Quoted from What I Believe (1989) by French theologian and professor of law, Jacques Ellul (1912-1994).
I am taking up here a basic theme that I have dealt with elsewhere but which is so essential that I have no hesitation in repeating myself. It is the recognition that all people from the beginning of time are saved by God in Jesus Christ, that they have all been recipients of his grace no matter what they have done.
This is a scandalous proposition. It shocks our spontaneous sense of justice. The guilty ought to be punished. How can Hitler and Stalin be among the saved? The just ought to be recognized as such and the wicked condemned.
But in my view this is purely human logic which simply shows that there is no understanding of salvation by grace or of the meaning of the death of Jesus Christ. The proposition also runs counter to the almost unanimous view of theology. Some early theologians proclaimed universal salvation but almost all the rest finally rejected it. Great debates have taken place about foreknowledge and predestination, but in all of them it has been taken for granted that reprobation is normal.
A third and the most serious objection to the thesis is posed by the biblical texts themselves. Many of these talk about condemnation, hell, banishment into outer darkness, and the punishment of robbers, fornicators, idolaters, etc. As we proceed we must overcome these obstacles and examine the theological reasons which lead me to believe in universal salvation, the texts that seem to be against it, and a possible solution.
But I want to stress that I am speaking about belief in universal salvation. This is for me a matter of faith. I am not making a dogma or a principle of it. I can say only what I believe, not pretending to teach it doctrinally as the truth.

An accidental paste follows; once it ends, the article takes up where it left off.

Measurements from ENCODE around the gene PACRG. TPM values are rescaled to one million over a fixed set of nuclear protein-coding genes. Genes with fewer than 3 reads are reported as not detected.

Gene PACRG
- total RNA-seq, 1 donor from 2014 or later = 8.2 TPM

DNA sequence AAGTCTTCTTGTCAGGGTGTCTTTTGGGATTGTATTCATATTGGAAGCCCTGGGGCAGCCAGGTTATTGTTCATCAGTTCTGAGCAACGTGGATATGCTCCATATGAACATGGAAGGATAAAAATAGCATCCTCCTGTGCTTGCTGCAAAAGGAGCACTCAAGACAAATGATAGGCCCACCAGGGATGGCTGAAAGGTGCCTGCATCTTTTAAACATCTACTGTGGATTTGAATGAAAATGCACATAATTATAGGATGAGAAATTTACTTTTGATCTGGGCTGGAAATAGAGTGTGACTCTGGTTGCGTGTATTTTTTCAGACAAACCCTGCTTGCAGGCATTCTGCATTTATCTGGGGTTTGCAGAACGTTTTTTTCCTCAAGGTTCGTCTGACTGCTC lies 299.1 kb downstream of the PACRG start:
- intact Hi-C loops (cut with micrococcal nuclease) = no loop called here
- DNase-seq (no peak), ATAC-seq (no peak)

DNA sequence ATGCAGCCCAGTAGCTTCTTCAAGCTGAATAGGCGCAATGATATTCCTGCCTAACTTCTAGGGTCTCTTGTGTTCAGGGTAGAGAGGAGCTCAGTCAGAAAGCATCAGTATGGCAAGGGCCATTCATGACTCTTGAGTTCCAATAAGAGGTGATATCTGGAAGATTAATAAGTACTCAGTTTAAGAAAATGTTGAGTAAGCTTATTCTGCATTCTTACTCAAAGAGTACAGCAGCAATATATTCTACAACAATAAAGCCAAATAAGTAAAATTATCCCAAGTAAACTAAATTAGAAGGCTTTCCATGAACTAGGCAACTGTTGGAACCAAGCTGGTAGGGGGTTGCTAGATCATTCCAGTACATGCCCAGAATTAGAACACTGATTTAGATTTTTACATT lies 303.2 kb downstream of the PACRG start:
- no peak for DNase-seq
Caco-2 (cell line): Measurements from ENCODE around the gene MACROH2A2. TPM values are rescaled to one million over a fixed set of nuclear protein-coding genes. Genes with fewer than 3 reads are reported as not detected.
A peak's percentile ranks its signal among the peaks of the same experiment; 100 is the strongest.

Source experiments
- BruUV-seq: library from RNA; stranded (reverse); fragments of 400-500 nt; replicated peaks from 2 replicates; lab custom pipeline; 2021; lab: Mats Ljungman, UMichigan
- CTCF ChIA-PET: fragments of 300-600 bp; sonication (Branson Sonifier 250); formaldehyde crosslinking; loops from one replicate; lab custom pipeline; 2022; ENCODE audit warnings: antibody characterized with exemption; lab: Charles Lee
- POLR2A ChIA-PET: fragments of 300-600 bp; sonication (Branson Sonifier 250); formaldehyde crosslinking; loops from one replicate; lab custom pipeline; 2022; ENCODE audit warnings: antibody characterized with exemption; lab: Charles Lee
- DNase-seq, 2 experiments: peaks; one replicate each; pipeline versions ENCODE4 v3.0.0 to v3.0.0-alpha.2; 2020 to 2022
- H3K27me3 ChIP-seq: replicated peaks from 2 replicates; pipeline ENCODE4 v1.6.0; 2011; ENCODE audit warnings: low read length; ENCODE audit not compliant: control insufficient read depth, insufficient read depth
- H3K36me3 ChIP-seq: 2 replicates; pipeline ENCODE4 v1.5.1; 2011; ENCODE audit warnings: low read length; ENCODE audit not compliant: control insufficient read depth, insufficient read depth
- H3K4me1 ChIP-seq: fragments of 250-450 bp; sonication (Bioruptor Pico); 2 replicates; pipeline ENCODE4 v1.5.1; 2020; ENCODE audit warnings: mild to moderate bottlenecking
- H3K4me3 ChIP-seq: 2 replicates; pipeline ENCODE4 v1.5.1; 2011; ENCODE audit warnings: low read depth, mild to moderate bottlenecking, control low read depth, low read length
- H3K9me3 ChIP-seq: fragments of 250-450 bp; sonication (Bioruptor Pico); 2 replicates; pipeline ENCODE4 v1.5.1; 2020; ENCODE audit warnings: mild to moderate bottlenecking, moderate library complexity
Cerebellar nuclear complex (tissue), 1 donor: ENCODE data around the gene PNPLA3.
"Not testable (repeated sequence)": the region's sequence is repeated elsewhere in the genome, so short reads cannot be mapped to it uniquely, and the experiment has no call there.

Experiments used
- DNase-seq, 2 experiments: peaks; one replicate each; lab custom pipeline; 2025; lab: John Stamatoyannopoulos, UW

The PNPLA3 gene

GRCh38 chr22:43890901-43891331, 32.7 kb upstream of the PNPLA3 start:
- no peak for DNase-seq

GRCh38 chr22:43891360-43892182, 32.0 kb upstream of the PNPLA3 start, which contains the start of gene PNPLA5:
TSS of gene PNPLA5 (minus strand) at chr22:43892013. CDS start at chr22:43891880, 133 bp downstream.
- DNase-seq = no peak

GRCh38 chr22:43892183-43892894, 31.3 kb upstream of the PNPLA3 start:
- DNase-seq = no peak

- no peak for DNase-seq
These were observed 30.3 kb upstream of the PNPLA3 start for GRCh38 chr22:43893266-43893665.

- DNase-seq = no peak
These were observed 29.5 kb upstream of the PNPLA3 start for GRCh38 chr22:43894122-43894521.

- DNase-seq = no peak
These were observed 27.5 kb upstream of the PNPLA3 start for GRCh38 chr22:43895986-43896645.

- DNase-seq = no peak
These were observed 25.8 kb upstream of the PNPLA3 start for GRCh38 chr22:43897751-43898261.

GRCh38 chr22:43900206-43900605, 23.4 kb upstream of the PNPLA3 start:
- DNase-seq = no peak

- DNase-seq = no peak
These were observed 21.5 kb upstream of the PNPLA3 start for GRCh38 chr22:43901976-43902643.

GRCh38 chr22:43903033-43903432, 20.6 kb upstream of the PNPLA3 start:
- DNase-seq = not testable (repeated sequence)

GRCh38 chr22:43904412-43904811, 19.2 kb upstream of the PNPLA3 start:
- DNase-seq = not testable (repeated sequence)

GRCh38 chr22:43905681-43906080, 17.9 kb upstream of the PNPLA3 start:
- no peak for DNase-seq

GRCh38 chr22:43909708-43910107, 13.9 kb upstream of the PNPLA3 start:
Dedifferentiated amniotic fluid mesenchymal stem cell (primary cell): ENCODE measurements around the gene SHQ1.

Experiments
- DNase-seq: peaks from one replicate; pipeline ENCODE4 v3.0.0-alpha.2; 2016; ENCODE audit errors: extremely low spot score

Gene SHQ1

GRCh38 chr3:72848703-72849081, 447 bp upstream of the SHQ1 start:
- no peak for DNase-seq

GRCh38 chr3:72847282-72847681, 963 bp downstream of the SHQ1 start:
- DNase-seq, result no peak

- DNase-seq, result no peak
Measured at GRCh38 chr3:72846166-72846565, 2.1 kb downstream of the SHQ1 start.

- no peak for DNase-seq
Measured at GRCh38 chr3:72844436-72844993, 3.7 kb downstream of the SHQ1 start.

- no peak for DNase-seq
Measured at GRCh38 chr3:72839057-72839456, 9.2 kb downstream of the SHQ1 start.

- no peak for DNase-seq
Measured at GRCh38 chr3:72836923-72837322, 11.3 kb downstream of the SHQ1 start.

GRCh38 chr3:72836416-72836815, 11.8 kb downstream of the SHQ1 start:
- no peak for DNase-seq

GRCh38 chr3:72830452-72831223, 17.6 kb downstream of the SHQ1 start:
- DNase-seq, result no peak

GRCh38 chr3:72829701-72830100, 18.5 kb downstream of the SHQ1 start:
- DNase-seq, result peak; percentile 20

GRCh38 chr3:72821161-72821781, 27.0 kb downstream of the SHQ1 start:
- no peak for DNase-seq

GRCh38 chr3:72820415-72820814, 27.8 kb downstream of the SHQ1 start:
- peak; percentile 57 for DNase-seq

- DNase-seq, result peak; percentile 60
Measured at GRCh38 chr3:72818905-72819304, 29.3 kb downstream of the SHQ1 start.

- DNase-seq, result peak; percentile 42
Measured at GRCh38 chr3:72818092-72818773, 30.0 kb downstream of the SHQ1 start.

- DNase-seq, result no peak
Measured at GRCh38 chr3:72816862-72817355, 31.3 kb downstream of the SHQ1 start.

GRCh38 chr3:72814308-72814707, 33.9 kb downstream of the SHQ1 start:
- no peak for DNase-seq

My first simple thesis is that if God is God, the Almighty, the Creator of all things, the Omnipresent, then we can think of no place or being whatever outside him. If there were a place out side him, God would not be all in all, the Creator of all things. How can we think of him creating a place or being where he is not present? What, then, about hell? Either it is in God, in which case he is not universally good, or it is outside him, hell having often been defined as the place where God is not. But the latter is completely unthinkable. One might simply say that hell is merely nothingness. The damned are those who are annihilated. But there is a difficulty here too. Nothingness does not exist in the Bible. It is a philosophical and mathematical concept. We can represent it only by a mathematical sign. God did not create ex nihilo, out of nothing. Genesis 1:2 speaks of tohu wabohu (“desert and wasteland” RSV “formless and void’) or of tehom (“the deep’). This is not nothing.